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- Choosing colors with the Color Picker
- Using the new Shelf Editor
- Adjusting skin weights with color feedback with Paint Skin Weights
- Connecting characters to skeletons with Interactive Skin Bind
- Making object-level soft selections
- Constraining objects to polys
- Using the camera sequencer
- Exploring the Hypershade window improvements
Skill Level Intermediate
The next modeling tool I want to show you Maya 2011 is the Connect Components tool. Now what this does is it allows you to draw edge loops fairly interactively on any sort of polygonal model. So let me show you how this works. I'm going to go into Polygon mode and then we're going to go into our Polygon shelf. And I'm just going to go ahead and select a plane and then just draw that out. Now I'm actually going to go into my plane shape here and select Subdivisions width and height, middle -click, and drag and give myself some detail to work with.
And I'm going to go ahead and shade this. And then just pull that above the grid so we can see what we're working on. So now in order to use Connect Components, you have to select some components. So the easiest way to do this, again, is to right-click over this and it let us go into Multi mode, which allows us to select faces, edges, vertices in any sort of combination. Now I'm going to show you how to use this, very, very simply. I'm just going to go ahead and select an edge. And then Shift+Select another edge.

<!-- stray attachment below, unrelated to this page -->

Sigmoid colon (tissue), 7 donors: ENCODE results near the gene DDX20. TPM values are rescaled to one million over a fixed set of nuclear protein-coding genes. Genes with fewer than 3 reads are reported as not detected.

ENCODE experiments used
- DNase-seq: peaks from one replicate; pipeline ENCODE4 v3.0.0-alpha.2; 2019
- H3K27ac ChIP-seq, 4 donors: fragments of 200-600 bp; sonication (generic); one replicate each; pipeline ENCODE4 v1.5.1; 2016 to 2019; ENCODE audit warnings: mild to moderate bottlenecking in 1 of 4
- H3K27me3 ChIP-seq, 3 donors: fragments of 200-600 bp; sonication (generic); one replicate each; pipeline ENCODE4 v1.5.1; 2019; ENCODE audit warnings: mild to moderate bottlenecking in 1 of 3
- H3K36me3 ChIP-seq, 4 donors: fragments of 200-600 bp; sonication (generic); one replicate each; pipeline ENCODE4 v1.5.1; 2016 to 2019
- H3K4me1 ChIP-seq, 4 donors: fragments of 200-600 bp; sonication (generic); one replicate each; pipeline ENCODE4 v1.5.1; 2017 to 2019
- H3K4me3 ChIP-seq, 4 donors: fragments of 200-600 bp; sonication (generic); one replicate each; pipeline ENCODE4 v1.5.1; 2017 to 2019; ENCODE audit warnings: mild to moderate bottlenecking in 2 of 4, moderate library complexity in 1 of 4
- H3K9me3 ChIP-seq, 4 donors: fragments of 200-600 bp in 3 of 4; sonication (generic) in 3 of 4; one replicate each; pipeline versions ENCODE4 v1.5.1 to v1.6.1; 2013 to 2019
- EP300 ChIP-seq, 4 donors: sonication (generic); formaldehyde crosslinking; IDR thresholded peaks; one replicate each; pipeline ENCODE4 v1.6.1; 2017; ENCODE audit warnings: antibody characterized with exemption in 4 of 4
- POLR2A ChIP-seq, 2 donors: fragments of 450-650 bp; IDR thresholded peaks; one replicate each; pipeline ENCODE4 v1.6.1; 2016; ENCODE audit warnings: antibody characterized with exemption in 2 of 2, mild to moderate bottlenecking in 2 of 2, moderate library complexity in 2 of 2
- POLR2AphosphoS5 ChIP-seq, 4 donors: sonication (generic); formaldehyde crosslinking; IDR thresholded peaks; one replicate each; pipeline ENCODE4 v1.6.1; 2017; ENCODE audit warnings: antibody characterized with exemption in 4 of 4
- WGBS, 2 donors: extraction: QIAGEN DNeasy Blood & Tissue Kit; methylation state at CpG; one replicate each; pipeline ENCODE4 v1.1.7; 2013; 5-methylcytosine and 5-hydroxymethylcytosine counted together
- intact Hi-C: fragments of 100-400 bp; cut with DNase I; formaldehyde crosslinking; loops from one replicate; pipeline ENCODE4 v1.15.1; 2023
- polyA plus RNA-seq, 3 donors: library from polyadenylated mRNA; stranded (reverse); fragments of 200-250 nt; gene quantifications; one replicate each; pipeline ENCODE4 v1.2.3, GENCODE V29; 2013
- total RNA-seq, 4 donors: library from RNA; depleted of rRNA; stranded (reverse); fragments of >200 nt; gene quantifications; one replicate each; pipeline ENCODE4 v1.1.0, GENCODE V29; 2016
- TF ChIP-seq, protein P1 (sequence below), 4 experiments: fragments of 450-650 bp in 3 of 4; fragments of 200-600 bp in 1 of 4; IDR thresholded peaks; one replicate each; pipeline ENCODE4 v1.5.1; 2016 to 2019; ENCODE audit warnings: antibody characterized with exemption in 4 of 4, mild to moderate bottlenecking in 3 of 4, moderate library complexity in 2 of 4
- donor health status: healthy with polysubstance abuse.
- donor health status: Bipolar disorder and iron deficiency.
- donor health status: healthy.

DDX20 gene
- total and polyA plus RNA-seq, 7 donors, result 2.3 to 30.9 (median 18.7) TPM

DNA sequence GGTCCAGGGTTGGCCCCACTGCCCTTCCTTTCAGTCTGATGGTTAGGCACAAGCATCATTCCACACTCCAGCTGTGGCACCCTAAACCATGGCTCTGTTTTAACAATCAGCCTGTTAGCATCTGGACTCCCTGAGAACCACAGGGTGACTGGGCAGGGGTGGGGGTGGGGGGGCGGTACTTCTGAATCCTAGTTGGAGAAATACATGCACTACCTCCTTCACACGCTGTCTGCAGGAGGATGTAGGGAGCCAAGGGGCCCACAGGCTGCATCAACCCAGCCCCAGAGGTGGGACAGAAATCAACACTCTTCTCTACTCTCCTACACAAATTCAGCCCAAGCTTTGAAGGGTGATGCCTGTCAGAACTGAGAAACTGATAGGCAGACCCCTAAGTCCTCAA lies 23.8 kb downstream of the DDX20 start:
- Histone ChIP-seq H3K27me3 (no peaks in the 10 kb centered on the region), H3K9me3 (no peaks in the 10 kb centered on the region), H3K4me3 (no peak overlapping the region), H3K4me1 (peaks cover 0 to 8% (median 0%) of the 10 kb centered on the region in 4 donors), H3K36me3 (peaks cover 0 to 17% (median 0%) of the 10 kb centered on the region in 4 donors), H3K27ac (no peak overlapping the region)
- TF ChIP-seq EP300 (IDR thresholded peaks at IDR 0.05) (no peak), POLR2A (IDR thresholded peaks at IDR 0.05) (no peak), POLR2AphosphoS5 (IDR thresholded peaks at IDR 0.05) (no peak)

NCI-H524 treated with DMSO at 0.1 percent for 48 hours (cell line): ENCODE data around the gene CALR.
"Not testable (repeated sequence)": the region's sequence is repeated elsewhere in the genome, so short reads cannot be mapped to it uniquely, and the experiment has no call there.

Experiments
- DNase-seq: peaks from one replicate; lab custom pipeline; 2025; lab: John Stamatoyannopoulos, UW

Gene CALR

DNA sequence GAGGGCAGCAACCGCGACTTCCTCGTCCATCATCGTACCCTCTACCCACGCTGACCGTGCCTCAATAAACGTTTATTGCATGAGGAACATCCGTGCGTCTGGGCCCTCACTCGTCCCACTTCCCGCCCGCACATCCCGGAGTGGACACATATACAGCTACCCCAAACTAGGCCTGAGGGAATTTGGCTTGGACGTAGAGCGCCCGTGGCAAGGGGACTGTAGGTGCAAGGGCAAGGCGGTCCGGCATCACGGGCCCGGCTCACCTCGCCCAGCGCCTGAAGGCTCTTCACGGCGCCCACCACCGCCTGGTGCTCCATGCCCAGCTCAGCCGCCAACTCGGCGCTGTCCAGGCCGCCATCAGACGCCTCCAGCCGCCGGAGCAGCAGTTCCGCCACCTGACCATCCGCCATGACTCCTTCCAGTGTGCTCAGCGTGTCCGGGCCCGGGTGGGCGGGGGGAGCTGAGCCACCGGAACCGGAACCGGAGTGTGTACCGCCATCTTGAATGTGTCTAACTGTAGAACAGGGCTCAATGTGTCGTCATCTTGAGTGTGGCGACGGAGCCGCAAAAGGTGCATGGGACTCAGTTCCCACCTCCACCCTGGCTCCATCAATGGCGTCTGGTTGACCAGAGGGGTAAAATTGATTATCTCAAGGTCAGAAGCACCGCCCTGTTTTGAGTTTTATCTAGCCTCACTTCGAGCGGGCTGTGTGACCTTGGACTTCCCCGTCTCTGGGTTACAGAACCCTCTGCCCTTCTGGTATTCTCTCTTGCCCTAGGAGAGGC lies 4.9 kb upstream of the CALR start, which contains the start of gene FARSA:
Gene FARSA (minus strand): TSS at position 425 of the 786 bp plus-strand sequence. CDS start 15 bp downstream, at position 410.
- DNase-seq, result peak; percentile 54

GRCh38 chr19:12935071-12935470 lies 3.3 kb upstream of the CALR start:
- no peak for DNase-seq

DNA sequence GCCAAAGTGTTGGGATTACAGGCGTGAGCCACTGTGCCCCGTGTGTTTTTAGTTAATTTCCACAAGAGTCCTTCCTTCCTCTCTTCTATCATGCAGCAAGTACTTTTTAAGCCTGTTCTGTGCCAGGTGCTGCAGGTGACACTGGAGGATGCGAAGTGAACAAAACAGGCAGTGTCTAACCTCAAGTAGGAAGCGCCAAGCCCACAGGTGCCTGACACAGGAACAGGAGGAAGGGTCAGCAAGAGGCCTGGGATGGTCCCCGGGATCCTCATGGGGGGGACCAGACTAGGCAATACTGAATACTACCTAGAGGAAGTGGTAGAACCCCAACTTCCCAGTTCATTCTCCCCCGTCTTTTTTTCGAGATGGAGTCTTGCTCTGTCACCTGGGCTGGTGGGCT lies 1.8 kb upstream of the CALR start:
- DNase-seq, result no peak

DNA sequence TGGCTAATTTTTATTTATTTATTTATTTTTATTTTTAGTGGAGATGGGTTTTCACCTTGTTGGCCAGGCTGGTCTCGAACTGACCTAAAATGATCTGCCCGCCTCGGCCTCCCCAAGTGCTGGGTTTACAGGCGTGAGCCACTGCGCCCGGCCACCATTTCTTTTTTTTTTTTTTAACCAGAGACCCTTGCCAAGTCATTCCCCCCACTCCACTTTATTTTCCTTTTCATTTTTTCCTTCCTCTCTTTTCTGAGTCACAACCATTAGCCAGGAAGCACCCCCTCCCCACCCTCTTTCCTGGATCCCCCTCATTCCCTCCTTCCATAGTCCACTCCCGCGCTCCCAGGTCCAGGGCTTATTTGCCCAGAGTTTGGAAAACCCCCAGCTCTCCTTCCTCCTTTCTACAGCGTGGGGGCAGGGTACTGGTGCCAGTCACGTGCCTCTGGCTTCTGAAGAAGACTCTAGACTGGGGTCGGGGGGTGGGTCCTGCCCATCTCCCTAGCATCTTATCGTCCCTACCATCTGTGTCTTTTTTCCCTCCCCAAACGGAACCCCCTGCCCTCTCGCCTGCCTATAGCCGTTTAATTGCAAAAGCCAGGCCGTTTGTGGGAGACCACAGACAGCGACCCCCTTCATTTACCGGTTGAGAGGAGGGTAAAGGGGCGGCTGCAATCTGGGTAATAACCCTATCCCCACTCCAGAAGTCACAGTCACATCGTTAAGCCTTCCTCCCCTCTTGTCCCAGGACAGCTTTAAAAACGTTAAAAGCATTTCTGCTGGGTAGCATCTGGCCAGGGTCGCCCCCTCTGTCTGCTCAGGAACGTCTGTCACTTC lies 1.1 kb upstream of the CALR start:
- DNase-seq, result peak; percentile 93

So I have two edges selected. I'm going to go into Edit Mesh and find Connect Components. Now once I've done that, let's take a look at how it works. Now all it did was it split the edges in half and connected them. So this is great. But the really cool thing about this is that you can connect multiple components together. Let's go ahead and select a bunch of different components. So let's go ahead and just start selecting some edges.
I'm just going to hold down the Shift key, select some edges. And then maybe select a vertice or two and then maybe some more edges. So now I've kind of drawn a bit of a path upcoming from here to this vertice and then to these edges. So now let's go ahead and do Connect Components again and see what happens. You can see what it's done is it actually split the edges and connected the vertices. So we have a whole new edge loop that we've drawn onto this model.
Now this also works for faces. So let's go ahead and select a couple of faces. And again let's just do Recent Commands > Connect Components. And you can see what it's done is it's bisected these faces. So what I can do is I can select some faces, maybe an edge, a vertice, and so on. And then just do Connect Components. And it will again connect whatever I have. So let's go ahead and see how to use this on an actual model.
I'm going to go ahead and open a scene called Head_01.ma. It's just a basic polygonal head. Now one of the reasons you'd want to use Connect Components is to refine or add detail to a model. So let's go ahead into this particular model. And let's say I wanted some additional detail along the cheek or something like that in order to give myself some more room to do like a facial deformation or something like that.
So again, I'm just going to go into Multi mode and then just start selecting. So I'm going to go ahead and select that vertices. Maybe select this edge. Select the couple of edges here. And let's go ahead and maybe select the vertices and an edge. And again, just by going Connect Components, you can see how I've added in some detail to this model so I can actually re-sculpt it or add for example, a crease or something like that very, very, very easily.
So as you can see, Connect Components allows you to add detail very specifically and very easily into a polygonal model.